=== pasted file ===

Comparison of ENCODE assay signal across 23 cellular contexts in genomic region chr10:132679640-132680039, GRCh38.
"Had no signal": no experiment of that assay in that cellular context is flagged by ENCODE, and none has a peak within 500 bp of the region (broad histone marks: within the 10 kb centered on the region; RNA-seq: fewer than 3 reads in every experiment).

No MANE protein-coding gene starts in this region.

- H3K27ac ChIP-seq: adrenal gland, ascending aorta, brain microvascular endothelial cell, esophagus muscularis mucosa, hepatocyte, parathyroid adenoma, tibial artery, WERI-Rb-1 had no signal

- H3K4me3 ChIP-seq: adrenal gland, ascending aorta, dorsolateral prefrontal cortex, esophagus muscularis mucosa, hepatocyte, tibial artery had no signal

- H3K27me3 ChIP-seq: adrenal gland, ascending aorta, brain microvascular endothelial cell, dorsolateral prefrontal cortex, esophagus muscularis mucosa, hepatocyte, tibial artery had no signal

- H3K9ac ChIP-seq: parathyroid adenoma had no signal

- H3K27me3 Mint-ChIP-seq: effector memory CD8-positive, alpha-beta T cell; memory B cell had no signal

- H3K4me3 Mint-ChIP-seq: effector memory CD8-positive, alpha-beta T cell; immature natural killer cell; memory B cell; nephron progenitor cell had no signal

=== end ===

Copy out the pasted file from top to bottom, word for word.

Comparison of ENCODE assay signal across 23 cellular contexts in genomic region chr10:132679640-132680039, GRCh38.
"Had no signal": no experiment of that assay in that cellular context is flagged by ENCODE, and none has a peak within 500 bp of the region (broad histone marks: within the 10 kb centered on the region; RNA-seq: fewer than 3 reads in every experiment).

No MANE protein-coding gene starts in this region.

- H3K27ac ChIP-seq: adrenal gland, ascending aorta, brain microvascular endothelial cell, esophagus muscularis mucosa, hepatocyte, parathyroid adenoma, tibial artery, WERI-Rb-1 had no signal

- H3K4me3 ChIP-seq: adrenal gland, ascending aorta, dorsolateral prefrontal cortex, esophagus muscularis mucosa, hepatocyte, tibial artery had no signal

- H3K27me3 ChIP-seq: adrenal gland, ascending aorta, brain microvascular endothelial cell, dorsolateral prefrontal cortex, esophagus muscularis mucosa, hepatocyte, tibial artery had no signal

- H3K9ac ChIP-seq: parathyroid adenoma had no signal

- H3K27me3 Mint-ChIP-seq: effector memory CD8-positive, alpha-beta T cell; memory B cell had no signal

- H3K4me3 Mint-ChIP-seq: effector memory CD8-positive, alpha-beta T cell; immature natural killer cell; memory B cell; nephron progenitor cell had no signal